Crying in H Mart: A Memoir
By Michelle Zauner
A NEW YORK TIMES NOTABLE BOOK OF THE YEAR • NEW YORK TIMES BEST SELLER • From the indie rockstar of Japanese Breakfast fame, and author of the viral 2018 New Yorker essay that shares the title of this book, an unflinching, powerful memoir about growing up Korean American, losing her mother, and forging her own identity.
In this exquisite story of family, food, grief, and endurance, Michelle Zauner proves herself far more than a dazzling singer, songwriter, and guitarist. With humor and heart, she tells of growing up one of the few Asian American kids at her school in Eugene, Oregon; of struggling with her mother’s particular, high expectations of her; of a painful adolescence; of treasured months spent in her grandmother’s tiny apartment in Seoul, where she and her mother would bond, late at night, over heaping plates of food.
As she grew up, moving to the East Coast for college, finding work in the restaurant industry, and performing gigs with her fledgling band—and meeting the man who would become her husband—her Koreanness began to feel ever more distant, even as she found the life she wanted to live. It was her mother’s diagnosis of terminal cancer, when Michelle was twenty-five, that forced a reckoning with her identity and brought her to reclaim the gifts of taste, language, and history her mother had given her.
Vivacious and plainspoken, lyrical and honest, Zauner’s voice is as radiantly alive on the page as it is onstage. Rich with intimate anecdotes that will resonate widely, and complete with family photos, Crying in H Mart is a book to cherish, share, and reread.
This discussion guide was shared and sponsored in partnership with Penguin Random House.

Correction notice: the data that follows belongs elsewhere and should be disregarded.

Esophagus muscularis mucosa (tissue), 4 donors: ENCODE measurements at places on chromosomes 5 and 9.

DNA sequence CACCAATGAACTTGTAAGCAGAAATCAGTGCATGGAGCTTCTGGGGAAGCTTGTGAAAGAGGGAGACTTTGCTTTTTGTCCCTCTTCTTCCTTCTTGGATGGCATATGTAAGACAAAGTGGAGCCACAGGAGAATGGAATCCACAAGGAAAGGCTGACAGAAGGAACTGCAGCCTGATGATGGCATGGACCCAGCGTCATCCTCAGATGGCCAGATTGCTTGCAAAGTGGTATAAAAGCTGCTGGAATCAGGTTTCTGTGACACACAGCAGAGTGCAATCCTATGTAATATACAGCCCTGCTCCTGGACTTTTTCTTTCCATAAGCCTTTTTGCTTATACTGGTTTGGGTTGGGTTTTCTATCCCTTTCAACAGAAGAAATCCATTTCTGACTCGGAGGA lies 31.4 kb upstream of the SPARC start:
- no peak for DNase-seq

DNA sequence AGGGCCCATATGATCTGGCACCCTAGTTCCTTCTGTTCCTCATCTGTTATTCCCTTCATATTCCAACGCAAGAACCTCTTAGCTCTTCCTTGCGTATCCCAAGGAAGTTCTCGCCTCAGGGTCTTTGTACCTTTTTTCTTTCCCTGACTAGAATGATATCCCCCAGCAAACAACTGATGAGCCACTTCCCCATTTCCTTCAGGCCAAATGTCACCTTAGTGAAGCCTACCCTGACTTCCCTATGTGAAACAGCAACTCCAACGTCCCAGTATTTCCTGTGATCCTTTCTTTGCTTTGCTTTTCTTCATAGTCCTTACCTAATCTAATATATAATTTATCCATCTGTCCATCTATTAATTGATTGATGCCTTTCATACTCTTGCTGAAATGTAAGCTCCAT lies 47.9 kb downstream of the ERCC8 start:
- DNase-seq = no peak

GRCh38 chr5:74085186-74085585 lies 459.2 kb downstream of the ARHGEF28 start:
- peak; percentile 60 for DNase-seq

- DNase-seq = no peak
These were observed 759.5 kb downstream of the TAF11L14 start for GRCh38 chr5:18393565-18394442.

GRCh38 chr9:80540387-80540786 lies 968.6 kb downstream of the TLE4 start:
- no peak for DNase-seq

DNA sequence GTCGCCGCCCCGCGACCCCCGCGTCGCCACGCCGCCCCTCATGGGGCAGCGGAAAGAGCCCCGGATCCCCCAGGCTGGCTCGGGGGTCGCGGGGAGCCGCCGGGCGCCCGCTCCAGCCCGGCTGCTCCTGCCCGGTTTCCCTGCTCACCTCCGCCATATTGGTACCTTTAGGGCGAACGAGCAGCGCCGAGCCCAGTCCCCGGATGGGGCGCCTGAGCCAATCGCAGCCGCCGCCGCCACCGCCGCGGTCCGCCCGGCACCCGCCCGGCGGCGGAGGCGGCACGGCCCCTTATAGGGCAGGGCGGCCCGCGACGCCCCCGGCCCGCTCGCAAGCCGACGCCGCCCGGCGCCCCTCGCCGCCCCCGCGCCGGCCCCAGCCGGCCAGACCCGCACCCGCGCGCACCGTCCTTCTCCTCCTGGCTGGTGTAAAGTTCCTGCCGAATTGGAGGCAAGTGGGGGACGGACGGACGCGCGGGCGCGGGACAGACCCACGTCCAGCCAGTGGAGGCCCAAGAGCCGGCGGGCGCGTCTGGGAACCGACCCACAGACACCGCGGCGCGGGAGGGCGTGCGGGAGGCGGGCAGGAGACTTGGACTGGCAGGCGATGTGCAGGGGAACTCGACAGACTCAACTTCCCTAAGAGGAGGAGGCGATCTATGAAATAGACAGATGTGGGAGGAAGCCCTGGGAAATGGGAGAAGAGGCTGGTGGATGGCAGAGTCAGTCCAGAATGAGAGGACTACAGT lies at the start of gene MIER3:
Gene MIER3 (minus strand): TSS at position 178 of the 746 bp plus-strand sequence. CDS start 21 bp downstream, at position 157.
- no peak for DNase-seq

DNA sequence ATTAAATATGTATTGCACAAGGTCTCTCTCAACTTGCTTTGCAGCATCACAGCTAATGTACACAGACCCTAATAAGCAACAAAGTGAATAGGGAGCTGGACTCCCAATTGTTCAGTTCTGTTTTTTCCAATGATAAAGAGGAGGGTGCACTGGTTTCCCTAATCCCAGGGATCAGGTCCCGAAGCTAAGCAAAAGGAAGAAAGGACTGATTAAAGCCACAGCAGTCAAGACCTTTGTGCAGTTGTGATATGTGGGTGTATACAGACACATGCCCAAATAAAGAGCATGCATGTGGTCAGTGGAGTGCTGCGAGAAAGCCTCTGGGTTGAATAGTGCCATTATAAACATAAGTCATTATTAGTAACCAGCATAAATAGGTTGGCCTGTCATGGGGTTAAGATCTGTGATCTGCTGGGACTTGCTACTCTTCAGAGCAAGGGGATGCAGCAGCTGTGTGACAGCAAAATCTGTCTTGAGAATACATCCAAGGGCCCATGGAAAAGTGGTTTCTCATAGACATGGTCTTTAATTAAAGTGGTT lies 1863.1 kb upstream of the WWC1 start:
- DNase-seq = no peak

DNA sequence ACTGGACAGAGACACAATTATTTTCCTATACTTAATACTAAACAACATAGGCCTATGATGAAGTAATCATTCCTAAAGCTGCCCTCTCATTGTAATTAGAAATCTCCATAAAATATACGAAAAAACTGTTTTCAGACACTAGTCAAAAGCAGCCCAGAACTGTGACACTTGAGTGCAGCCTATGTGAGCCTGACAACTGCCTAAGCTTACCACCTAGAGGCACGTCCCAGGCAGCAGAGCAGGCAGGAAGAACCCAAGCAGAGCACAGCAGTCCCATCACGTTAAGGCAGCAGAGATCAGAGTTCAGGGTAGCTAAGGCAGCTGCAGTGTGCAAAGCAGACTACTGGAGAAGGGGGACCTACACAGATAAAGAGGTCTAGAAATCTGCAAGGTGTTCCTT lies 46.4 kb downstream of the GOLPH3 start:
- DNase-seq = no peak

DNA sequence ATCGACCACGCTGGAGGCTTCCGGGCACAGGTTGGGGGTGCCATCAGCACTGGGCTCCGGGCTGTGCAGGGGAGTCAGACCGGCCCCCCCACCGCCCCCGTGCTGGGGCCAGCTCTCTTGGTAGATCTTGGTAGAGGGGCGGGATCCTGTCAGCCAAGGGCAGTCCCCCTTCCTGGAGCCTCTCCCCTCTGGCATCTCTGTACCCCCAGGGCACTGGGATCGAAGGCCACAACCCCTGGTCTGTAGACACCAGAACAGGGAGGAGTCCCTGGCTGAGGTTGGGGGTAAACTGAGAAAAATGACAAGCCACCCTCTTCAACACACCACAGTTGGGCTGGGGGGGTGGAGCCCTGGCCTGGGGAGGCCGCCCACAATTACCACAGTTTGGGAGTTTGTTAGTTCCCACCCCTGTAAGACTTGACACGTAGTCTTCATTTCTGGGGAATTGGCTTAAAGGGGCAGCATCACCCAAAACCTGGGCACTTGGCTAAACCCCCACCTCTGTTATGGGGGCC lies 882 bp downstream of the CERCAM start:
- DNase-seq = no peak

Use these discussion questions to guide your next book club meeting.
“My mother was always trying to shape me into the most perfect version of myself” (p. 18). What do Michelle’s mother’s habits and beliefs reveal about her as a mother? What value do you see in her approach to parenting, and what would you do differently?
How does Michelle’s relationship with her mother evolve over the course of the memoir? Compare their relationship with other parent-child relationships in the memoir and with your own experience.
H Marts and local supermarkets are a regular setting in the book. How do these locations shape Michelle’s experience of food and family?
ONE OF THE BEST BOOKS OF THE YEAR: The New York Times, Time, NPR, Washington Post, Vogue, Entertainment Weekly, Good Morning America, Philadelphia Inquirer, Goodreads, BuzzFeed, and more • One of President Obama's Favorite Books of the Year
“Michelle Zauner on Turning Her Bestselling Memoir Into a Film and Japanese Breakfast’s Two Grammy Nominations” via Variety
“In prose and in song, Japanese Breakfast’s Michelle Zauner searches for connection and meaning” via Los Angeles Times
“When Her Mother Died, She Found Solace at a Korean Grocery” via New York Times